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Florida Family Announces Plans to Sue Nursing Home That Attempted to Mask Odor of Patient’s Bedsores with Coffee Grounds


The smell of coffee grounds is usually pleasant.  It can mean the beginning of your day at home, or it can signal your entrance into a favorite coffee shop where you meet with friends.  It can also mean that you are about to make a show-stopping coffee-flavored dessert.  Likewise, perfume stores often offer you coffee grounds so that your nose can forget the scent of one perfume before you smell another.  For one Florida family, though, a nursing home allegedly used the smell of coffee grounds to mask a horrifying secret.  The family is now working with elder law attorneys to bring a nursing home abuse lawsuit against the facility.

Details of the Heartland Health Care Center Lawsuit

For decades, Frank Wright worked as a boilermaker for the Department of Defense; in Mayport, Florida, he worked on Navy ships that docked in the area.  Even after his retirement, he almost always wore his Navy hat whenever he left the house.  He was in good health until 2013, when, at age 79, he suffered a stroke.  After the stroke, he continued to live independently, but he continued to suffer from high blood pressure and made several visits to the emergency room.  When he had a second stroke in 2019, though, it became apparent that he would need to move to an assisted living facility.

Frank’s daughter Vivian noticed the first red flag shortly after her father moved into Heartland Health Care Center.  At her first meeting with the head nurse, the nurse started talking about hospice care, which surprised Vivian.  None of the doctors who had recommended moving Frank to assisted living had said anything about hospice, which is only for terminally ill patients in their last few weeks of life; as far as she knew, her father’s health would be stable as long as he received proper assisted living care.  The biggest problem happened when Vivian and her brother-in-law noticed a strong smell of coffee in Frank’s room during one of their visits.  They looked under the bed and saw coffee grounds.  When they asked the staff about it, the staff admitted that it was to mask the smell of a bedsore, also known as a pressure ulcer, on Frank’s buttocks.  Bedsores are areas of broken skin that develop when a patient stays in the same position in a bed or wheelchair for an extended period.  The standard of care dictates that nursing home staff change mobility-impaired patients’ positions frequently to prevent bedsores and that they treat bedsore appropriately when they develop.  Vivian then began the process of moving Frank to a different facility and notified Heartland of her intention to file a nursing home neglect lawsuit.  She is currently observing the legally mandated 75-day waiting period before filing the lawsuit with the court.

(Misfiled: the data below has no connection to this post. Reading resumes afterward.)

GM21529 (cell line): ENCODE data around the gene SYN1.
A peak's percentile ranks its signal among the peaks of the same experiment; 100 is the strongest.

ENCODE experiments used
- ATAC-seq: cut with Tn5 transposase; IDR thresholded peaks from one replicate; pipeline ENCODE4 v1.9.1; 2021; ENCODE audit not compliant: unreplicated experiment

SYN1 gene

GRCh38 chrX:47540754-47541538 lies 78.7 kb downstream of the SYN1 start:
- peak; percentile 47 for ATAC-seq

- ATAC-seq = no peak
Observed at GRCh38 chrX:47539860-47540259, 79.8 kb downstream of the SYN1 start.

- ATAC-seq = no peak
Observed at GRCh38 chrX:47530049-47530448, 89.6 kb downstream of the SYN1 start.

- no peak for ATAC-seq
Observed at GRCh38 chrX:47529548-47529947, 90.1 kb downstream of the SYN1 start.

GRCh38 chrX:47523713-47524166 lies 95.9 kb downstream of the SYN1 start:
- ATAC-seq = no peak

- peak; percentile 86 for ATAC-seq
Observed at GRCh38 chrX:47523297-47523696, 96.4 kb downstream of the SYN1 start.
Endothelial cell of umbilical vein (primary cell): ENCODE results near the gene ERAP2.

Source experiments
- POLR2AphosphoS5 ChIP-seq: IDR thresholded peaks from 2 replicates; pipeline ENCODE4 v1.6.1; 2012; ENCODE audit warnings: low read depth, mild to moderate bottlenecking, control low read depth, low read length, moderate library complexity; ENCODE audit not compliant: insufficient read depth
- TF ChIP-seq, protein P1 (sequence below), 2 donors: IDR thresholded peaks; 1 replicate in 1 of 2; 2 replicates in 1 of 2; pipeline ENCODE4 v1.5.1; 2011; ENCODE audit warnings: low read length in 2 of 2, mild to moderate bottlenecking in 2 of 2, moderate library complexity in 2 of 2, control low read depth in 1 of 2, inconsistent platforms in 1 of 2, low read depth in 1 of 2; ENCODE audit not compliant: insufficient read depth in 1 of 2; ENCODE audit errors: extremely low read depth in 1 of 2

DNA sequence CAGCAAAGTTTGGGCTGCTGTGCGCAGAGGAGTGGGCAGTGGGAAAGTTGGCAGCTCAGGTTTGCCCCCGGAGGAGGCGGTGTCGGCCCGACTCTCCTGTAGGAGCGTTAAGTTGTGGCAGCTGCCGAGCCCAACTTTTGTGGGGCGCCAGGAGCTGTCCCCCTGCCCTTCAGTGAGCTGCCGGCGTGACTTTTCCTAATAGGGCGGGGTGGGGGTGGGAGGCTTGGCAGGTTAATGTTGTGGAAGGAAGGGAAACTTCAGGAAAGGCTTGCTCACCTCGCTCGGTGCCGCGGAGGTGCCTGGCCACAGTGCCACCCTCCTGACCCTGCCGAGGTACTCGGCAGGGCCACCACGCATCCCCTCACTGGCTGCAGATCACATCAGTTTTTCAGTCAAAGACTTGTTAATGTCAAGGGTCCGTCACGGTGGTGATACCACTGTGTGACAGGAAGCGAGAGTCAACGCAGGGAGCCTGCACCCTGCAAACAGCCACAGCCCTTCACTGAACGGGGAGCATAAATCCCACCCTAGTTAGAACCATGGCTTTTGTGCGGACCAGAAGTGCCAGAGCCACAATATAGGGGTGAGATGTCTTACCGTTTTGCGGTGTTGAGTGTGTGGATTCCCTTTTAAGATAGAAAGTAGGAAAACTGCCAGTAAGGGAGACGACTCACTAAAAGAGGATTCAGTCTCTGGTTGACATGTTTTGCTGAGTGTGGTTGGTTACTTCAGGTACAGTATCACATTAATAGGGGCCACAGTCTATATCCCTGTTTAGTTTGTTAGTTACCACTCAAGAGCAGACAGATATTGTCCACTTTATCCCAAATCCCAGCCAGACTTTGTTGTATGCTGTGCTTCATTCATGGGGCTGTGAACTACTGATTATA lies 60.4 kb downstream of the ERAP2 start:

Contact an Attorney Today for Help

Bedsores, although common in patients with limited mobility, can be a warning sign of nursing home abuse and neglect.  If your family member has developed bedsores in an assisted living facility, you should ask questions.  Contact Clearwater nursing home planning attorney William Rambaum to discuss your questions.





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